Without using Google or taking your eyes off your monitor, sir, do you know if you are condemned by that statement? Do you know what duotheletism is? It's important. It has to do with the Trinity, the deity of Christ, and His person, all vitally important things, just like the extent of the atonement. So, are you a duotheletist or a monotheletist? Do you know? If we make such important, yet complicated, aspects of the faith the standard by which we know if a person is a Christian, how many people are Christians today, sir? I just said on my webcast that you draw the circle in such a narrow fashion as to have to stand on one foot to stay inside it yourself. So how about it?
By now you have probably looked up the term, somehow, and discovered that orthodox Christians are, in fact, duotheletists, not monotheletists, and that the criterion statement offered above is false. But the point would be the same if I used monotheletism. You see, sir, 99% of all Christians I know, who show significantly more grace than you do in their behavior toward others, would not know the difference between monotheletism and duotheletism. But they are still Christians, because perfection of knowledge and belief is NOT the standard of salvation: Christ is the standard of salvation, and the error you hypers make that will haunt you as you answer for it before God is that you demand of Christ that as Shepherd He only have perfect sheep---He cannot sanctify them and cause them to grow in His grace and knowledge---that passage means nothing in your system. You are like the Pharisees of old who were confident of their standing before God because of what they knew and did. Read Matthew 23 sometime, and look into your own heart.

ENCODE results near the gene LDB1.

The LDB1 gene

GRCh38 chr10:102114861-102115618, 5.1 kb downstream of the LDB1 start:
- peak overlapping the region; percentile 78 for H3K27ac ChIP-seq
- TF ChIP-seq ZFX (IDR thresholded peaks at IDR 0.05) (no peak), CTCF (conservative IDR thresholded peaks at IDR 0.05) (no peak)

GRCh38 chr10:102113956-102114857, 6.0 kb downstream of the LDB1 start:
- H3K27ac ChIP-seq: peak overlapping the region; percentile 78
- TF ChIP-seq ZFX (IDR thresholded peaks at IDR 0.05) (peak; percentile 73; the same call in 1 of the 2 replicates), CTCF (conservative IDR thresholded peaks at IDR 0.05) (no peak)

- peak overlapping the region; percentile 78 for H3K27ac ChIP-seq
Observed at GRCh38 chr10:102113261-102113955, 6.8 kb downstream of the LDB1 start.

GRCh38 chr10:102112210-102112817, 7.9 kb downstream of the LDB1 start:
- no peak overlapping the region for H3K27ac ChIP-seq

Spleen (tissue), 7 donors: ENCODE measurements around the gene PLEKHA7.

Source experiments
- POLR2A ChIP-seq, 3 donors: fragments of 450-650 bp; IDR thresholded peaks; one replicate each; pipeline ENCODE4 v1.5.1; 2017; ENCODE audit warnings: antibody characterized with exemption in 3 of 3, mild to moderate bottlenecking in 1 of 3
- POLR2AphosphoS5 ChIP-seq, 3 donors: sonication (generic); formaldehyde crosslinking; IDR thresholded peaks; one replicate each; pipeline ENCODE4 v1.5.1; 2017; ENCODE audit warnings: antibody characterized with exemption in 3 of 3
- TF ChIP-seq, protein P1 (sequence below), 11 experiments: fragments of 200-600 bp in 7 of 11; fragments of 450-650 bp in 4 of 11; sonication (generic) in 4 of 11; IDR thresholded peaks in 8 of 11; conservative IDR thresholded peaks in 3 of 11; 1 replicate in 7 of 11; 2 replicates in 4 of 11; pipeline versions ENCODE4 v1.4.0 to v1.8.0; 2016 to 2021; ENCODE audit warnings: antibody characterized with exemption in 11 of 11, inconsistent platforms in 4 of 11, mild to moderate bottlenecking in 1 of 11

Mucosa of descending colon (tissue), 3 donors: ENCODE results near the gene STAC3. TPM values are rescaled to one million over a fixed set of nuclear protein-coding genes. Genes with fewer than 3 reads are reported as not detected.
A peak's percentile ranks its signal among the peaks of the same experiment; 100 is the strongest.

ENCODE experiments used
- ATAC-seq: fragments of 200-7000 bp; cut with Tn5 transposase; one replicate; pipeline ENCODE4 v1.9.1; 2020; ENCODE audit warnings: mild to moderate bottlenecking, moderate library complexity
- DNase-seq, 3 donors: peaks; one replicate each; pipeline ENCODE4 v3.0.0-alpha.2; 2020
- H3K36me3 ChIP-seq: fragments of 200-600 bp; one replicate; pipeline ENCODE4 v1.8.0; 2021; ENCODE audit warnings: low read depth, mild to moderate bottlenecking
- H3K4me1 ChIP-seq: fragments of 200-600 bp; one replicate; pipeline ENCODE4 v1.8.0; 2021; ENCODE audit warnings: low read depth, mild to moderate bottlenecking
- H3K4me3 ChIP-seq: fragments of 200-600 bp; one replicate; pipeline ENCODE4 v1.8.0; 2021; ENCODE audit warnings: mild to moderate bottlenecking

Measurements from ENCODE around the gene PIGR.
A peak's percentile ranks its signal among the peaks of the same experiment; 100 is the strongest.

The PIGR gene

People's Choice / Best Overall Evangelical Blog
02/08/2005 - James WhiteMuch to the chagrin of at least one fellow, our little effort here at aomin.org to bless the saints with apologetics and theological information via Pros Apologian has been awarded both the "Best Overall Evangelical Blog" award and the "People's Choice" award for 2005 by the kind folks at evangelicalunderground.com. We do seek to make this a ministry and one of the prime means by which we help to equip the saints, so we are thankful to everyone who takes the time to stop by and read. Many thanks to ENielsen, AOMin, and Shamgar, for handling the technical aspects of things. :-)